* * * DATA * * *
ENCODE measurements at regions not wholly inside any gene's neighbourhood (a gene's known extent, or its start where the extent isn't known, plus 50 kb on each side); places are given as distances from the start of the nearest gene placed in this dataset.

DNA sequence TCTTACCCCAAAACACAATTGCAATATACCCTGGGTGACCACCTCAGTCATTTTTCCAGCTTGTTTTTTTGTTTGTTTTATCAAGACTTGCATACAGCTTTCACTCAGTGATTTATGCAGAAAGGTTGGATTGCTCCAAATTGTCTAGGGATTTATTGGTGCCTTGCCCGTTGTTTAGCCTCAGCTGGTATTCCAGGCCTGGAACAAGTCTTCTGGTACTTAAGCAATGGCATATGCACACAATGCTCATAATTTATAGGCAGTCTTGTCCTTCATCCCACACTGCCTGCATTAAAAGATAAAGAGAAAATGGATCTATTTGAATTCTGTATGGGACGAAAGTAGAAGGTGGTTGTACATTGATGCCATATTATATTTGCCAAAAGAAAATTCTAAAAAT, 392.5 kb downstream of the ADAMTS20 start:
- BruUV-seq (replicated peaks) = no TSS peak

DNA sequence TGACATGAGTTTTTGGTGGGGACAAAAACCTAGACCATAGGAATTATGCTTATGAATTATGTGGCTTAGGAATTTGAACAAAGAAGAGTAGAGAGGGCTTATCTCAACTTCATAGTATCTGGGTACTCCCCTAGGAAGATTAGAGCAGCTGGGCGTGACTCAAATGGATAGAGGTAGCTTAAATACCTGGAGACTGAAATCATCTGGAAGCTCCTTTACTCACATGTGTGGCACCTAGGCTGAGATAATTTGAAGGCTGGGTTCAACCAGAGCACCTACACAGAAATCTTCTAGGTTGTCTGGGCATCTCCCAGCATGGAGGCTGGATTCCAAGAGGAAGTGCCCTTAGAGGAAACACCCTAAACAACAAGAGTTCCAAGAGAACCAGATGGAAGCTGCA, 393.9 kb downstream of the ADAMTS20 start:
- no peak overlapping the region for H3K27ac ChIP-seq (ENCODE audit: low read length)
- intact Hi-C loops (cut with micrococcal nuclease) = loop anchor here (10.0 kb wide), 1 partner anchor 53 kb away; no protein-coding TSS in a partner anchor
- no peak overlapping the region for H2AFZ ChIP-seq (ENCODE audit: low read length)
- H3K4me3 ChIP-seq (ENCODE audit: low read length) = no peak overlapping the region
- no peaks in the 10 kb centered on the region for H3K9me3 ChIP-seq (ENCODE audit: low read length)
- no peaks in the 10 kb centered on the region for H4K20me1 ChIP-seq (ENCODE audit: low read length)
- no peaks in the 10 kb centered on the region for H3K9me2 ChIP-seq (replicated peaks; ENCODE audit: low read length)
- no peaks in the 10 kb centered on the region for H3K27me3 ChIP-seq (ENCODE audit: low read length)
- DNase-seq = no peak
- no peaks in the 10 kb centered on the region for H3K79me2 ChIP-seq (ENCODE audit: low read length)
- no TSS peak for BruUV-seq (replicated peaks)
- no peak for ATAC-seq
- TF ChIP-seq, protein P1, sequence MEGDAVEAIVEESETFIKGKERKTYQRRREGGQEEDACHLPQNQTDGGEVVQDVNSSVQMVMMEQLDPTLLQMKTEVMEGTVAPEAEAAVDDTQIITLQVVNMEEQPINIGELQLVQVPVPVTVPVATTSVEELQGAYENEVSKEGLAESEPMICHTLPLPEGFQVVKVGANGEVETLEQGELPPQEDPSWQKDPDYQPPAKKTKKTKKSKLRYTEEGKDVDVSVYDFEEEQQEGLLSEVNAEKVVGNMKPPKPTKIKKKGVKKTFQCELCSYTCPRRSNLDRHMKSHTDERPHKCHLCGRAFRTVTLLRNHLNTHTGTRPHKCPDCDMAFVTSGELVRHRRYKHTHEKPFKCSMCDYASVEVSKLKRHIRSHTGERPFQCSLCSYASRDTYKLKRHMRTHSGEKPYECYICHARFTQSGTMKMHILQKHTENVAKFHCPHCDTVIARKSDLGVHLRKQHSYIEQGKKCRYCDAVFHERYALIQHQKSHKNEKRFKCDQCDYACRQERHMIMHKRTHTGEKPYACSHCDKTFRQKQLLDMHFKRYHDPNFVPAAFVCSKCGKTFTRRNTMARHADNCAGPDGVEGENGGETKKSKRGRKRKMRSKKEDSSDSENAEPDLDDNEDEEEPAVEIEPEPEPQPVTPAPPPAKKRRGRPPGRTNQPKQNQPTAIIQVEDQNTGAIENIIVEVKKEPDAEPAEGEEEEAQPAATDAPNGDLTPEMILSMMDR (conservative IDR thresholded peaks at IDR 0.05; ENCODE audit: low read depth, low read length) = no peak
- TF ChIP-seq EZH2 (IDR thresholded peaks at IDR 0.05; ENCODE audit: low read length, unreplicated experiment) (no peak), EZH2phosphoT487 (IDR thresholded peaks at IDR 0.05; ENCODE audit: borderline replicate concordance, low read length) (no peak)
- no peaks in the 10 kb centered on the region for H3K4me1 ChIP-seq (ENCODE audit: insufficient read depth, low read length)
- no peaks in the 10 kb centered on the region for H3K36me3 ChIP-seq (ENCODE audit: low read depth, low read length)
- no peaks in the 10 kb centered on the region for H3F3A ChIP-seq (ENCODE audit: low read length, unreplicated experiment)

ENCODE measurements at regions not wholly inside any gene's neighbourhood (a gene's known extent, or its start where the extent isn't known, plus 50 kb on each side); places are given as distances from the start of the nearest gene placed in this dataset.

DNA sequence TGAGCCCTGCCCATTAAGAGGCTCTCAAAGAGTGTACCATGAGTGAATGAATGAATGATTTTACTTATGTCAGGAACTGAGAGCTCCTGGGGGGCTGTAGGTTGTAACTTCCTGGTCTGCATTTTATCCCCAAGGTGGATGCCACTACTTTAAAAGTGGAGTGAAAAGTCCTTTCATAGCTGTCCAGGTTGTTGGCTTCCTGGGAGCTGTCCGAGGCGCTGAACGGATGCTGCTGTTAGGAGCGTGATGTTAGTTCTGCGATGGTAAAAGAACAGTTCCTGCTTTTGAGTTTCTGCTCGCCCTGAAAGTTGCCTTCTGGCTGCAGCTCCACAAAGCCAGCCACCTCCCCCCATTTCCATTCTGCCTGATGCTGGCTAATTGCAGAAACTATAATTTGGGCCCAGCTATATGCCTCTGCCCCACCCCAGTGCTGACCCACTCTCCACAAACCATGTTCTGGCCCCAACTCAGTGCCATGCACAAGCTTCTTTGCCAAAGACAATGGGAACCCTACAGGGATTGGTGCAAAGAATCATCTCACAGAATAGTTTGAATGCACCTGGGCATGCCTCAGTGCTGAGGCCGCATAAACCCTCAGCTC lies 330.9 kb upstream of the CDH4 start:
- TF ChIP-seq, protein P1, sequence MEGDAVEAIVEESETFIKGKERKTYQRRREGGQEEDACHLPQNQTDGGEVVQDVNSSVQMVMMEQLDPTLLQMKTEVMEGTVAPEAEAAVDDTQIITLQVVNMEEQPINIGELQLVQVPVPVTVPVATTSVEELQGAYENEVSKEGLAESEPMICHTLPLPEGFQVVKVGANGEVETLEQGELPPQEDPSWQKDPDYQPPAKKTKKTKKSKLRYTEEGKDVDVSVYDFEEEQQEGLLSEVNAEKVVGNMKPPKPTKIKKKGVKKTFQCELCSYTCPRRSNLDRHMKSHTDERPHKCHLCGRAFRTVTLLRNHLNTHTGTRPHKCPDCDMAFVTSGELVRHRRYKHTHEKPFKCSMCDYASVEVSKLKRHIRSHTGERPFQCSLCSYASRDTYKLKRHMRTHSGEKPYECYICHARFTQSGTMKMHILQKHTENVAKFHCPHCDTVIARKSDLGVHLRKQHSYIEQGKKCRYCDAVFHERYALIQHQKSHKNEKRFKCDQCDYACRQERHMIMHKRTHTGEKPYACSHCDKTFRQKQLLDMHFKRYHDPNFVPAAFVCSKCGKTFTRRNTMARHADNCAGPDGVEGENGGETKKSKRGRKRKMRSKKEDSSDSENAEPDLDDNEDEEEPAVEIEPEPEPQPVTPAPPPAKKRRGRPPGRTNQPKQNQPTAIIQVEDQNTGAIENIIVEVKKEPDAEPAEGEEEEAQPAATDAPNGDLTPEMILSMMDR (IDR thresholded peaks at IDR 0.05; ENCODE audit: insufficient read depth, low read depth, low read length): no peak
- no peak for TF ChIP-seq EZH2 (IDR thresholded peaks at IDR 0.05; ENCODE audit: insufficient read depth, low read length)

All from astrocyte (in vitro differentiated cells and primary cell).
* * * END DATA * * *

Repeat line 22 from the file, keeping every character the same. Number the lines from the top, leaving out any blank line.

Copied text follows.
ENCODE measurements at regions not wholly inside any gene's neighbourhood (a gene's known extent, or its start where the extent isn't known, plus 50 kb on each side); places are given as distances from the start of the nearest gene placed in this dataset.